I asked David to draw faces on the pumpkins and told him I would carve the faces.

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These are the faces he expected me to carve. I had my work cut out for me. And when I say “my work” what I mean is, I immediately started working to figure out how to get him to forget that I ever mentioned carving these faces.

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I cut the top of the pumpkins, and when David saw the pulp and seeds, as expected, he started squealing and dry-heaving in the corner. EW! YUCK! He said each time I lifted the top off one of the pumpkins.

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But, somehow, he rallied and helped me fish out a few seeds. He actually did a decent job.

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He DID forget about carving faces. I told him it was time for lunch. Let’s go inside! Then I threw the pumpkins in our compost pile. Maybe next year, David. When you can draw a decent triangle.

Mary Virginia was there, too; she spent most of her time on my lap. As if it wasn’t already hard enough to cut through a gourd, wielding a sharp knive with a squirmy toddler with separation anxiety on my lap makes the whole thing positively irresponsible.


Roasted Pumpkin Seeds
– Separate pumpkin seeds from pumpkin guts and rinse under cold water
– Bring a large pot of water (and a few Tbsp salt) to boil. Add seeds and boil for at least 15 minutes
– Strain seeds and shake dry
– Preheat oven to 250

– Meanwhile, combine the ingredients for Chex Mix seasoning (I never really stick to these measurements exactly, I just sprinkled the seasonings to taste):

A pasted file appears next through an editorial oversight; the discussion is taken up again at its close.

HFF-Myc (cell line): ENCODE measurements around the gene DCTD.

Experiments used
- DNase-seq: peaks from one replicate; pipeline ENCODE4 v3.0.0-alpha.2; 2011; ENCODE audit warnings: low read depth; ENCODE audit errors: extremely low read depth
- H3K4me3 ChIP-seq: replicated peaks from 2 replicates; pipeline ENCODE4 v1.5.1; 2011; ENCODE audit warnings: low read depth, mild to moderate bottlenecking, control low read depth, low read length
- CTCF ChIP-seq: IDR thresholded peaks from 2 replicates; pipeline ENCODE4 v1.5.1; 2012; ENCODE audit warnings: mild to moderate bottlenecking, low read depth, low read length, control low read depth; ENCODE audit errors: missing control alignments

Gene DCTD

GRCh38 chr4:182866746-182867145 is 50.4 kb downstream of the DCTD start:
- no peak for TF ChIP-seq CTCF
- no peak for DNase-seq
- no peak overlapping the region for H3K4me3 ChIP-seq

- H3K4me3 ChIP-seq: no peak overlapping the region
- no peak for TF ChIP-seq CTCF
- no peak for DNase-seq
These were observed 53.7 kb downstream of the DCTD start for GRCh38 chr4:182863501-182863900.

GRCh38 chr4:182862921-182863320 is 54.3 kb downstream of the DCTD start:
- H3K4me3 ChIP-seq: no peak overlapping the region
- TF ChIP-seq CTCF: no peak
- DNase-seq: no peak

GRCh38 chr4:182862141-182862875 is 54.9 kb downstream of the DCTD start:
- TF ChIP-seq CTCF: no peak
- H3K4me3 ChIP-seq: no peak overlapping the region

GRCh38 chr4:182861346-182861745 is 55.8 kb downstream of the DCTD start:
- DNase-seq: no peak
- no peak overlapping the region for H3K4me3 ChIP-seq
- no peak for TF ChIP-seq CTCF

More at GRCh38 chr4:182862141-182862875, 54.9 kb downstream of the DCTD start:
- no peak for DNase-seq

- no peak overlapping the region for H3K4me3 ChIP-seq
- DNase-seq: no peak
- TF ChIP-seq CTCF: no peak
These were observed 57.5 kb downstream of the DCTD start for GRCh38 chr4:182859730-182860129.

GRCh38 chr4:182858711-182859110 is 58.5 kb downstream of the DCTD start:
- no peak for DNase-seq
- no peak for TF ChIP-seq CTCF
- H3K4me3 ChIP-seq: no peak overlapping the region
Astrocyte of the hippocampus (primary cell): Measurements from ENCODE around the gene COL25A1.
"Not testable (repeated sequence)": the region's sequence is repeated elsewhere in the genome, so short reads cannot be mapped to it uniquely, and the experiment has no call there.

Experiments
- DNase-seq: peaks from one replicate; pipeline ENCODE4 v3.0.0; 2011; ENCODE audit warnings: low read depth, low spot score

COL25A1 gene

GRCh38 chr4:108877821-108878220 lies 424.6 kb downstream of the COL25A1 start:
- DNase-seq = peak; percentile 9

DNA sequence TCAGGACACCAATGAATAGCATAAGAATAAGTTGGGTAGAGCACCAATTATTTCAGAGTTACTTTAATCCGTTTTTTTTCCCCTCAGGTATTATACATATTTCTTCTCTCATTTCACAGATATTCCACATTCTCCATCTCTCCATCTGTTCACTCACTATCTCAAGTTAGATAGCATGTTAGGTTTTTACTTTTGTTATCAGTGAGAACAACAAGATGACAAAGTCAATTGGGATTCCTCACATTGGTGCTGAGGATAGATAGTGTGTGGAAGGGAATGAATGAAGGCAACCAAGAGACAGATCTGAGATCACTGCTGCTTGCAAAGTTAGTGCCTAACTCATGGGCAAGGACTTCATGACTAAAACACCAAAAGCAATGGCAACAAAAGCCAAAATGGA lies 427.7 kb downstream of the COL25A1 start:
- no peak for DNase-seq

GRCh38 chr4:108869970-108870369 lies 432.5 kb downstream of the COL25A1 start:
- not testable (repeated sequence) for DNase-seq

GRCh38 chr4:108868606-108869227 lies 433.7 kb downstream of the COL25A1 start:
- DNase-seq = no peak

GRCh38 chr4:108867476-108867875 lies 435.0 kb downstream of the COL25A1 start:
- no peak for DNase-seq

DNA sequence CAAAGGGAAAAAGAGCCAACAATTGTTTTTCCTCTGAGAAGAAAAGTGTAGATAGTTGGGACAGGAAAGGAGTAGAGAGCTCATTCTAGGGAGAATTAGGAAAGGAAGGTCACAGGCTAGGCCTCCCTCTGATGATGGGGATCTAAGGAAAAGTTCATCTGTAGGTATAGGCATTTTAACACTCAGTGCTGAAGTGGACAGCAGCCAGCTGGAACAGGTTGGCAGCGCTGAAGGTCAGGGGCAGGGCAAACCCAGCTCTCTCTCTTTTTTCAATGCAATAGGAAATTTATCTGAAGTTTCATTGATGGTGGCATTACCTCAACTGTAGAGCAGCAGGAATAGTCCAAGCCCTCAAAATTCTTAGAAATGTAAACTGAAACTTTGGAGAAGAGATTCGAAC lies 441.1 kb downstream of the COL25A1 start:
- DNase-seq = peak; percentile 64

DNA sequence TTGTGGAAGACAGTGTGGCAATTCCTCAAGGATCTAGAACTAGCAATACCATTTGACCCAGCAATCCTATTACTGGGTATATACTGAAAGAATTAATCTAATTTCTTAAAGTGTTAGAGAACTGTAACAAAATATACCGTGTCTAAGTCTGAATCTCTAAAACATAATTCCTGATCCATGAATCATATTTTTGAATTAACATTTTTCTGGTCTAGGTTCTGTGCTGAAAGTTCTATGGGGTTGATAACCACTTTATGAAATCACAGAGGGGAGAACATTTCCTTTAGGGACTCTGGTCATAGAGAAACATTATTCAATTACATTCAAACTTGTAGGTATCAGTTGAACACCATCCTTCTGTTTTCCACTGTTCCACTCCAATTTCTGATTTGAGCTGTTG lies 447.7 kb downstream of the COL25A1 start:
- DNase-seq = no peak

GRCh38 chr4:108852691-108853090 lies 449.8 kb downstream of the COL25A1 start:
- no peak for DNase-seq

• 6 T butter
  • 2 T Worcestershire sauce
  • 1 1/2 t seasoned salt
  • 3/4 t garlic powder
  • 1/2 t onion powder

– Arrange seeds on a baking pan and toss with Chex Mix seasoning to coat evenly
– Bake for about an hour, tossing every 15 minutes
– In the last 10 minutes, increase oven temperature to 400 until seeds are golden brown

Store in an airtight container.

Scenes of fall

My mom mentioned the other day that the leaves were beautiful at home — one of the prettiest falls she can remember.

It occurred to me that now that I live in Richmond, a relatively flat city, I miss out on the fall colors in the mountains. When I was growing up I took the mountains for granted. I grew up in a place where, anytime you gave people directions, you always said something like, “it’s right at the bottom of the mountain.” Anytime we went anywhere we crossed some combination of Bent , Buck, Five Mile, Ferrum, or Windy Gap Mountains. But it was so normal, so I didn’t even realize I lived in the mountains until I moved away. I miss the mountains, especially in the fall.

Not that the trees don’t show off here at 166 ft above sea level, too. Not that fall in Richmond isn’t totally and completely beautiful.

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Here’s a trivia fact about me. My favorite tree is the ginkgo tree. I love the shape, and even the texture of the leaves. And in the fall, I love their monochromatic display. They transform from bright green to solid yellow, and when it happens, it looks like they’re glowing.

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Not that any of this changes my opinion of the season. I’ve spent the past few days shaking my fist because it’s freezing cold outside, it gets dark by 5 p.m., and strawberries cost $4/pint. All you fall-lovers? I hope you’re all happy.

On another note, happy birthday (a day late) to Tom, my partner in — among other things — hating cold weather.